Shula had several of those seasons, many with only nine wins too, and yes, his playoff record stands at 19 wins… but also 17 losses. (What a bum!)

How Mike Tomlin has fared in the postseason versus his peers

Losing is inevitable in the NFL. There are no Golden State Warriors or Miami Heat super teams. There will always be 31 losers, and seldom, repeat winners – save the stupid and unrepeatable bar Bill Belichick’s New England Patriots achieved.

It’s those Patriots who were often a thorn in the side of Tomlin. They were also a problem for his predecessor, Bill Cowher, who also had his share of shortcomings – including a Super Bowl loss and four AFC title game losses before he finally hoisted his one and only Lombardi trophy.

Another knock on Tomlin is his postseason record, while Cowher’s stands at 12 wins and 9 losses. (After all, playoff losses are a thing.)

I wonder if people said the same things about Bill Cowher and Dan Rooney as they do Mike Tomlin and Art Rooney, talking their wall in the house before there was a wall to speak to on social media?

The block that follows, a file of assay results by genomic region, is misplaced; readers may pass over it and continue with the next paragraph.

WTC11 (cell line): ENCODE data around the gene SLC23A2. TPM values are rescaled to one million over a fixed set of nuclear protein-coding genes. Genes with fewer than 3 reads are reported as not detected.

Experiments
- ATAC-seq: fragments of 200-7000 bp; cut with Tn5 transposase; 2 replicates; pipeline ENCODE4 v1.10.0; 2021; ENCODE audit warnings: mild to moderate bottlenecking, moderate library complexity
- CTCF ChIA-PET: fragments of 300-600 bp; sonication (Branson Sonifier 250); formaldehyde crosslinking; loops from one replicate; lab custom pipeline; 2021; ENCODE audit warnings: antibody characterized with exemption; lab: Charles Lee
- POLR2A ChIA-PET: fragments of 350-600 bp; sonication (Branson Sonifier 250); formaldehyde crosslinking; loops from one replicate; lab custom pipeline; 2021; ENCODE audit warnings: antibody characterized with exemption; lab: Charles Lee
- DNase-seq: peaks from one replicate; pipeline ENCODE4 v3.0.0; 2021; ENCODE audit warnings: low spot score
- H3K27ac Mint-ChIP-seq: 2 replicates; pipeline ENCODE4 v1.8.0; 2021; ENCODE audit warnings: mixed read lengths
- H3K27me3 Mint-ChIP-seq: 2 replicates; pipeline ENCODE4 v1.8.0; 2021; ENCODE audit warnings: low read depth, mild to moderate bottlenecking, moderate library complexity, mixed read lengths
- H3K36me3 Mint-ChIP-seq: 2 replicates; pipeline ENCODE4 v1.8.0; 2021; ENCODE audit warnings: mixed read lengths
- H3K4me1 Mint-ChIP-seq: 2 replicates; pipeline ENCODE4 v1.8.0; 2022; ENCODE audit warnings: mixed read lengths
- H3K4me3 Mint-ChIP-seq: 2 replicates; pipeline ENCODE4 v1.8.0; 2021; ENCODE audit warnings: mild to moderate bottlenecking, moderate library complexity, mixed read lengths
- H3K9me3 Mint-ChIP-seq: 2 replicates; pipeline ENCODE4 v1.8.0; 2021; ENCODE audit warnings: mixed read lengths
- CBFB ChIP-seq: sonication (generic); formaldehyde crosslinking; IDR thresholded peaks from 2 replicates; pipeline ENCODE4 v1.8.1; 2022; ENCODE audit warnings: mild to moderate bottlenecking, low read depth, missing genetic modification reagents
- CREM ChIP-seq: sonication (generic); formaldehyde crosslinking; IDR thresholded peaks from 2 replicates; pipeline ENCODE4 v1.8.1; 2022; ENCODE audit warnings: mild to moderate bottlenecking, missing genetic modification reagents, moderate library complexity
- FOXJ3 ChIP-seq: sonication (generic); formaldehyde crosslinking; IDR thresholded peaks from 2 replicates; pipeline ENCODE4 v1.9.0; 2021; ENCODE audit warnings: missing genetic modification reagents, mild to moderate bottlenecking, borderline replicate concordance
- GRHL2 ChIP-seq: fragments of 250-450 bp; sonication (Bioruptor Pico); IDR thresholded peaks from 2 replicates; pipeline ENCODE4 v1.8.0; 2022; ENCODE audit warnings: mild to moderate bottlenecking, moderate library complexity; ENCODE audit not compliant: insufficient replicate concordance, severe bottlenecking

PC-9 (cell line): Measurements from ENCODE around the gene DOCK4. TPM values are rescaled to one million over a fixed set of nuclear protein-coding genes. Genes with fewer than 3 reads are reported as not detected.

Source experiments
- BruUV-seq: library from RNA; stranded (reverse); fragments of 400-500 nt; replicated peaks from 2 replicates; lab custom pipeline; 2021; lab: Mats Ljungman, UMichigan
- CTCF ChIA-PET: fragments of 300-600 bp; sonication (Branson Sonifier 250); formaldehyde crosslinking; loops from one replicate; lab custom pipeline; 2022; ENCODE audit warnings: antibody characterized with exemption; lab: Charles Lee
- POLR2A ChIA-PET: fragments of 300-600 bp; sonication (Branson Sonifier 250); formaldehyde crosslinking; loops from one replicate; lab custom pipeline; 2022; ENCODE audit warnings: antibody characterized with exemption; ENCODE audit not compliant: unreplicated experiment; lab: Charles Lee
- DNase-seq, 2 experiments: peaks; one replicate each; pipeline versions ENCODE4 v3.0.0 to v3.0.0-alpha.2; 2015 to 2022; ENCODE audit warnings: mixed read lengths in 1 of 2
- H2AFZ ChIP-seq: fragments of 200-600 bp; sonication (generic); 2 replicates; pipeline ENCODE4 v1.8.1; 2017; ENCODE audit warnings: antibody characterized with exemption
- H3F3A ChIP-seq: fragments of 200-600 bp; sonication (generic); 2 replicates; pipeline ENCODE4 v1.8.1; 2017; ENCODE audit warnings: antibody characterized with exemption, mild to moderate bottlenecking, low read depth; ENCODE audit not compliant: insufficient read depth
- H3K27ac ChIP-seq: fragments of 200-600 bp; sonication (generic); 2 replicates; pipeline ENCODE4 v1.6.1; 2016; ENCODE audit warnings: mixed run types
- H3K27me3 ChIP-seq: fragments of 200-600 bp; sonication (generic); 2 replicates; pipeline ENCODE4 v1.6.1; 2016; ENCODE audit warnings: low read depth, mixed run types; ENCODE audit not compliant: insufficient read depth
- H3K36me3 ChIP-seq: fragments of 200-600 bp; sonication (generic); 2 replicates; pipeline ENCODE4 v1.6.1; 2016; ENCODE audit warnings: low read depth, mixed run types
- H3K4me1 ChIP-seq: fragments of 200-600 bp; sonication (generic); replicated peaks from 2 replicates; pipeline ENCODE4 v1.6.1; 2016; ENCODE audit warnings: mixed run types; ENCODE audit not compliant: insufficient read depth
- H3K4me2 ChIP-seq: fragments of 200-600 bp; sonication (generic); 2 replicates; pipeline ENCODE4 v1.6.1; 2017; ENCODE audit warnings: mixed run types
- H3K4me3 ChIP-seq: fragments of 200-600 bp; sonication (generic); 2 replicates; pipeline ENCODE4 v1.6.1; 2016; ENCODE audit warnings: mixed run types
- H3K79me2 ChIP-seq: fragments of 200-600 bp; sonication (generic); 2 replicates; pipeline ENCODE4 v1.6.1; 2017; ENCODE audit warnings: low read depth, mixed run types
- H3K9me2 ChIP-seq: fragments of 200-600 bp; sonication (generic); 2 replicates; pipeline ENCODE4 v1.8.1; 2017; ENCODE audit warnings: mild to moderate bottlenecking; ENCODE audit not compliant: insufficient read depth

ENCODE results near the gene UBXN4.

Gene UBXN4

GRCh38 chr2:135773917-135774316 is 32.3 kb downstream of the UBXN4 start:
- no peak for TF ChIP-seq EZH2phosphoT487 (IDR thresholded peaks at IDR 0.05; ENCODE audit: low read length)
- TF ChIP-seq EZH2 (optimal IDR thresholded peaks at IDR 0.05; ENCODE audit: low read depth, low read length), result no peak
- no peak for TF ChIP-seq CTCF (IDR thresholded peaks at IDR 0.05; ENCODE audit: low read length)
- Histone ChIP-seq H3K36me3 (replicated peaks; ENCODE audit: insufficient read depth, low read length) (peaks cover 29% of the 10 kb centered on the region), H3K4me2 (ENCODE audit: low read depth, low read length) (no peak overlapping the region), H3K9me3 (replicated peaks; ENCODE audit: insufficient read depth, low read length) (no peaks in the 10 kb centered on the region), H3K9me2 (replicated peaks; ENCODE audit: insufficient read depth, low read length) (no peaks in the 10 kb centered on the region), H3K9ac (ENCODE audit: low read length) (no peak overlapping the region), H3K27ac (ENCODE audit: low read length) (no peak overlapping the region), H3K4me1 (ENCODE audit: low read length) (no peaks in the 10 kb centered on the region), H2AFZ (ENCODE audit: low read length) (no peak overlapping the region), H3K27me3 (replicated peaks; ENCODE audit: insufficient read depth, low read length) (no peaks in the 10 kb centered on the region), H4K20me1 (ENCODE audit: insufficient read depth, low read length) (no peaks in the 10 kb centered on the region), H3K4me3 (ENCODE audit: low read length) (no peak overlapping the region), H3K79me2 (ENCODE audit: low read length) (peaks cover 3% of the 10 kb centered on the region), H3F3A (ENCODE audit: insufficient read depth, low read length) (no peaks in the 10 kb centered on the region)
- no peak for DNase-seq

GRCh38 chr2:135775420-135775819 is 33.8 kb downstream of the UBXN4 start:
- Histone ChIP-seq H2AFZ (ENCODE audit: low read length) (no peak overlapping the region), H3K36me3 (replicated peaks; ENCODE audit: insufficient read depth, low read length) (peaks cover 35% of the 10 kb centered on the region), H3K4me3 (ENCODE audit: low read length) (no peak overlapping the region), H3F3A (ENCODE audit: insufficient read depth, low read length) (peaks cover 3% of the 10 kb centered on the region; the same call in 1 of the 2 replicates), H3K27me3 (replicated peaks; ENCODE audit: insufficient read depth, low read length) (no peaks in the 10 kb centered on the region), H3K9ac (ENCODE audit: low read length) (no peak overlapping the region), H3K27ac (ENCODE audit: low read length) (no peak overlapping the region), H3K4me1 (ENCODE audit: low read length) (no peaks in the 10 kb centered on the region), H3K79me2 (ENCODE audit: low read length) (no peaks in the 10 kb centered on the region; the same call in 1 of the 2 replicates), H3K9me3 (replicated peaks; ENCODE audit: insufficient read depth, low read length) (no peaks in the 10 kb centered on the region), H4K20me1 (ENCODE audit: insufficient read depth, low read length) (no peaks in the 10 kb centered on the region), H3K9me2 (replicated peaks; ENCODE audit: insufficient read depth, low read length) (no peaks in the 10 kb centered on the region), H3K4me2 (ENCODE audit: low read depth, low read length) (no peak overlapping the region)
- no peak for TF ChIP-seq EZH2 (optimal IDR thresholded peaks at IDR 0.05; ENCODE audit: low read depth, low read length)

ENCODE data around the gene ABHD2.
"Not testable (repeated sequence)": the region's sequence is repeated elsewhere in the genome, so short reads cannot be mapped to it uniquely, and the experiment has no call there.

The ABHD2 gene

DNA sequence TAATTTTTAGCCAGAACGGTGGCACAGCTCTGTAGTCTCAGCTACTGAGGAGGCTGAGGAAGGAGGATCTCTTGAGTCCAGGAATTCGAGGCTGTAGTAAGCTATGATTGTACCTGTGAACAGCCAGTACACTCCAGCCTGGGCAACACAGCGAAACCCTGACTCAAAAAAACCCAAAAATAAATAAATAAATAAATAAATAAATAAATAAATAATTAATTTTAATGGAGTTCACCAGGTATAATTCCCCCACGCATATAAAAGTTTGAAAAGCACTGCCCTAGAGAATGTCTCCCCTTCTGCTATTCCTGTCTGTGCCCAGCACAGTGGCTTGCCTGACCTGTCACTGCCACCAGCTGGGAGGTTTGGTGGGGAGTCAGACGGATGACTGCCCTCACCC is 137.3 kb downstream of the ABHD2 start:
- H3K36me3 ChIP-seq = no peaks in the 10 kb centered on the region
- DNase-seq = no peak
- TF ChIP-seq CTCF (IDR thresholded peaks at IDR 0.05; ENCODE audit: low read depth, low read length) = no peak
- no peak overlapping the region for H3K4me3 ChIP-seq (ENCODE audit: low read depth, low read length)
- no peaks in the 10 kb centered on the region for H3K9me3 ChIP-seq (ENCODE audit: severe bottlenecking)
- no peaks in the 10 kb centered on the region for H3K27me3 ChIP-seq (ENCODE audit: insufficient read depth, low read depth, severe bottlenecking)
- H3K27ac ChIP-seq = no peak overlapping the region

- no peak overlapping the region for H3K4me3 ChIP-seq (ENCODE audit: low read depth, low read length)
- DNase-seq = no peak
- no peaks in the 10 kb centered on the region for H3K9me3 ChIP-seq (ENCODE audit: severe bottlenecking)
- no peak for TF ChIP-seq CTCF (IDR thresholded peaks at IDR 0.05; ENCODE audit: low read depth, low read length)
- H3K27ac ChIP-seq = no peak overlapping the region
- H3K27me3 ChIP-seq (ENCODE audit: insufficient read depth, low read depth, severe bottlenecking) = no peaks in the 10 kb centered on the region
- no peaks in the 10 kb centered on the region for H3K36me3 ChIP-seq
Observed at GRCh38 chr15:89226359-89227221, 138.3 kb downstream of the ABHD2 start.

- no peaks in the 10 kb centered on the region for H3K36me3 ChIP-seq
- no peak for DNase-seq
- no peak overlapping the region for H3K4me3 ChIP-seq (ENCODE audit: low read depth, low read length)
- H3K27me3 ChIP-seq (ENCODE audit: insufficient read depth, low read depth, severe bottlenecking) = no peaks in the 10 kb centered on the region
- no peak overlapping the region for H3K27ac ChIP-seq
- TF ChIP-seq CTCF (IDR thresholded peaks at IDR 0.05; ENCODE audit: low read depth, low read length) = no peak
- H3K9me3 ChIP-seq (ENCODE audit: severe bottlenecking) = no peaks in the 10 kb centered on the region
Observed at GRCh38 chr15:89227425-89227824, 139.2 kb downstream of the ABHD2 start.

Did Mike Tomlin win with “Bill Cowher’s players”? Maybe a handful of them

Critics claim that Tomlin inherited Cowher’s team, one which missed the postseason as defending Super Bowl Champions, before handing it over to Tomlin: who was then three years removed from the Super Bowl XL winning team before becoming the youngest head coach to hold the trophy himself.

It’s strange because I recall Jerome Bettis wrapping up his career in Detroit, long before Tomlin arrived in Tampa for Super Bowl XLIII. Some other not-so-familiar faces, such as LaMarr Woodley or Lawrence Timmons, weren’t on Cowher’s team and never played for him.

Ben Roethlisberger and Troy Polamalu were, with a few select others, and for that, Tomlin’s accomplishments are forever in the long shadow of the coach who came before him, even if that coach often had some of the same setbacks.

Those who blame Tomlin but excuse “The Chin” will claim Cowher didn’t have a quarterback. At times Tomlin had to endure with Charlie Batch, Byron Leftwich, Landry Jones, Dennis Dixon, Michael Vick, Mason Rudolph, and Devlin Hodges, yet still never had a… wait for it… losing season.